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i want to change iOS6 application to iOS7.(i.e)i want iOS7 compatibility. When i run my application in iOS7 simulator,view is moving up. Can someone help me?

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Did you read about iOS 7 changes? –  Wain Jan 18 at 13:35
    
Which view is moving up? Please give us more information –  tharkay Jan 18 at 13:38
    
my game design doesn't seem so good in iPhone 5s and iPad. how can i fix that? some of my labels misaligned. –  Muhammad Asif Jan 18 at 13:41
    
in iPad,some of the labels are cut. while in iPhone 5 screen, it shows perfectly –  Muhammad Asif Jan 18 at 13:41

4 Answers 4

The full size of the iPhone Screen (non-retina, for simplicity sake, since that what we use with layout coordinates) is 320x480.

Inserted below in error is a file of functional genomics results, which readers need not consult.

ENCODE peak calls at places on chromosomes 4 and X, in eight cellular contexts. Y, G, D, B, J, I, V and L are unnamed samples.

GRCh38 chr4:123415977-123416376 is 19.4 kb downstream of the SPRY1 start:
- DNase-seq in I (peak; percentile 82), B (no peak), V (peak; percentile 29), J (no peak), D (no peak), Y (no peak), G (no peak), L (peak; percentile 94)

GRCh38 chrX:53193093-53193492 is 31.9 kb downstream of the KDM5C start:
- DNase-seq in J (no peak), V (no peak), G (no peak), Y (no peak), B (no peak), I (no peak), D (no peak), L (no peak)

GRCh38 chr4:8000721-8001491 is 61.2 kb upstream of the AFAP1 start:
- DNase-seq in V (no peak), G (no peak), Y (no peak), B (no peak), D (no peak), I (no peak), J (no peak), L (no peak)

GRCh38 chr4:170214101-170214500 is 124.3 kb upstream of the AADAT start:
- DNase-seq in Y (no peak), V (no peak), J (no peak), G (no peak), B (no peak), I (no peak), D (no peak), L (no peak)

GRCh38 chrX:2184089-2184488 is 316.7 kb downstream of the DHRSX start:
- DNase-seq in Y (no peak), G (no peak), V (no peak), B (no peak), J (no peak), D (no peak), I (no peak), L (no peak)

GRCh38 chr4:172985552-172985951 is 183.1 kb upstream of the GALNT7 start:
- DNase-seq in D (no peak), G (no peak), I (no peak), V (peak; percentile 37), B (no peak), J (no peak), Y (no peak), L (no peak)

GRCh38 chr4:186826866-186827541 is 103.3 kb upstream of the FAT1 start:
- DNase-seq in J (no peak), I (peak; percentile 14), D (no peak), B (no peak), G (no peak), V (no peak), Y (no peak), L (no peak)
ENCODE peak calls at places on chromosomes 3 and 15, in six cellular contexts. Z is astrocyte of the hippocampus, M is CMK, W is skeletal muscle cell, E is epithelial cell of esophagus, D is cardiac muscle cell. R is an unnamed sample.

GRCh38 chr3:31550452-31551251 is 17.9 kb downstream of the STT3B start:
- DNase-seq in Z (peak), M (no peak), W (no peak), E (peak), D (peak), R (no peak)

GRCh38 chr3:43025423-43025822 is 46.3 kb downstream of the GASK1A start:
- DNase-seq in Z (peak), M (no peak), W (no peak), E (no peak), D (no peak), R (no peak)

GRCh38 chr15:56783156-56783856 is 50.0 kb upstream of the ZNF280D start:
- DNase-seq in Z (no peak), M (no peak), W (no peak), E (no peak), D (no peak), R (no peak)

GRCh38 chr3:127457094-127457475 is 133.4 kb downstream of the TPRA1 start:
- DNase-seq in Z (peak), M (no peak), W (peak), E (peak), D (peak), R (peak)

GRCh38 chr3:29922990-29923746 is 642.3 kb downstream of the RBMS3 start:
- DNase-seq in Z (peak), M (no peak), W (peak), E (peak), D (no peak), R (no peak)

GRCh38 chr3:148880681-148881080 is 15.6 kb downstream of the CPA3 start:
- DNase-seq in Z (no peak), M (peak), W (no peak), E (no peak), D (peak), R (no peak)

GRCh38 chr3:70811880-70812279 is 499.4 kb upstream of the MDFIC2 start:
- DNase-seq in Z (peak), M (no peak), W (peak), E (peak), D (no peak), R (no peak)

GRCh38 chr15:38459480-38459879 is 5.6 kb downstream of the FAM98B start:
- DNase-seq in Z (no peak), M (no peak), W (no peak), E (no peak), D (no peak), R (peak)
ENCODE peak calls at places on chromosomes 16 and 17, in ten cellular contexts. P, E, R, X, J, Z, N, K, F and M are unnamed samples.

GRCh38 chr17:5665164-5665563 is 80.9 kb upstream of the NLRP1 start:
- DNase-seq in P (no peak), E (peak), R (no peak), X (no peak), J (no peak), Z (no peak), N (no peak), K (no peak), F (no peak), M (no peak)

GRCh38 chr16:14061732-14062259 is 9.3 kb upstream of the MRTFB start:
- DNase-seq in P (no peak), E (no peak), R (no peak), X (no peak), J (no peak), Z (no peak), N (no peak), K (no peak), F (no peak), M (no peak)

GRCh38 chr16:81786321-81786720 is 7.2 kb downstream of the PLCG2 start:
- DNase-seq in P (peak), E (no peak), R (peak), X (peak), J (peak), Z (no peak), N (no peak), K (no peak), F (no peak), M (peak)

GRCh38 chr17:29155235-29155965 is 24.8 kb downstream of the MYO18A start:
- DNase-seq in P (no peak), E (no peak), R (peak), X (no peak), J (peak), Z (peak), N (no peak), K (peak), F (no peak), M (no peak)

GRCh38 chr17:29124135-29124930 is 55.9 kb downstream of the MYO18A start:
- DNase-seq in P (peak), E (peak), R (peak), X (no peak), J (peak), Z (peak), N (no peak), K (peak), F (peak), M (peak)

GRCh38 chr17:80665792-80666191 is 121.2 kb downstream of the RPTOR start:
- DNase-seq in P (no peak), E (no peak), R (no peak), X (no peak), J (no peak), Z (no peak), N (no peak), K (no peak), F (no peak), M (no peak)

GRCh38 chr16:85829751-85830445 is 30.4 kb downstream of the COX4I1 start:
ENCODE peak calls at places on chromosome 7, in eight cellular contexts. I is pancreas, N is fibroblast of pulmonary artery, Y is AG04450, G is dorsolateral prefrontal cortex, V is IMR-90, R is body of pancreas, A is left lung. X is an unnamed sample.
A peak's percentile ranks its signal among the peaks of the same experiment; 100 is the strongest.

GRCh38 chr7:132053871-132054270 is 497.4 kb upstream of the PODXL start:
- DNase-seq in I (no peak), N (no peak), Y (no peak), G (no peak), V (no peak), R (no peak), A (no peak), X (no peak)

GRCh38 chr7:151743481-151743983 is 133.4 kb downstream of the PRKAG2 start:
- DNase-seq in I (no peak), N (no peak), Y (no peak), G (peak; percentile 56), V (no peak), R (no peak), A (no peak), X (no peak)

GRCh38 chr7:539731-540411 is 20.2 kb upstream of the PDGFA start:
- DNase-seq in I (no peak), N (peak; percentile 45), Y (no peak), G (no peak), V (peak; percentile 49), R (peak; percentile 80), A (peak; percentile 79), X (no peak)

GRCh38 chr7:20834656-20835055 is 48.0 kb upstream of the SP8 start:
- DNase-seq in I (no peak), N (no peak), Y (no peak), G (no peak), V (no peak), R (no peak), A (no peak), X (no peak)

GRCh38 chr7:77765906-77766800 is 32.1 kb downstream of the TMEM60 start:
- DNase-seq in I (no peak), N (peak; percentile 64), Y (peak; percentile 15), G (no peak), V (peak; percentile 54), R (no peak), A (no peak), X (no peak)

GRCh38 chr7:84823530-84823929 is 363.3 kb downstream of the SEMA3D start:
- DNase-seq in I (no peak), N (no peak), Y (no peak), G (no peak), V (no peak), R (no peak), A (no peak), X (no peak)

In iOS6 and previous, from a developer standpoint, the screen size was actually 320x460, with a 320x20 strip at the top for the status bar. In iOS6, the point x=0, y=0 translates to the iOS7 point of x=0,y=20.

This is because now the status bar is transparent an you can controller how that 320x20 strip at the top looks.

If you want to support both, you need to check which version of iOS they're using, and if they're using iOS7 or greater, you need to increment the origin.y by 20 pretty much everywhere.


Borrowed from this StackOverflow answer, here is how to programmatically determine which version of iOS is running:

NSString *version = [[UIDevice currentDevice] systemVersion];
int ver = [version intValue];
if (ver < 7) {
    //iOS 6 work
} else {
    //iOS 7 related work
}
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#define SYSTEM_VERSION_LESS_THAN(v) ([[[UIDevice currentDevice] systemVersion] compare:v options:NSNumericSearch] == NSOrderedAscending) This macro inside *_Prefix.pch can become handy there –  rmonjo Jan 18 at 13:49
    
you have a point but still it doesnt solve my question. because. what if iphone 4 and 5 is both ios7. their buttons still different. on my 4, it's clean but in 5 it misalligned. –  Muhammad Asif Jan 18 at 15:15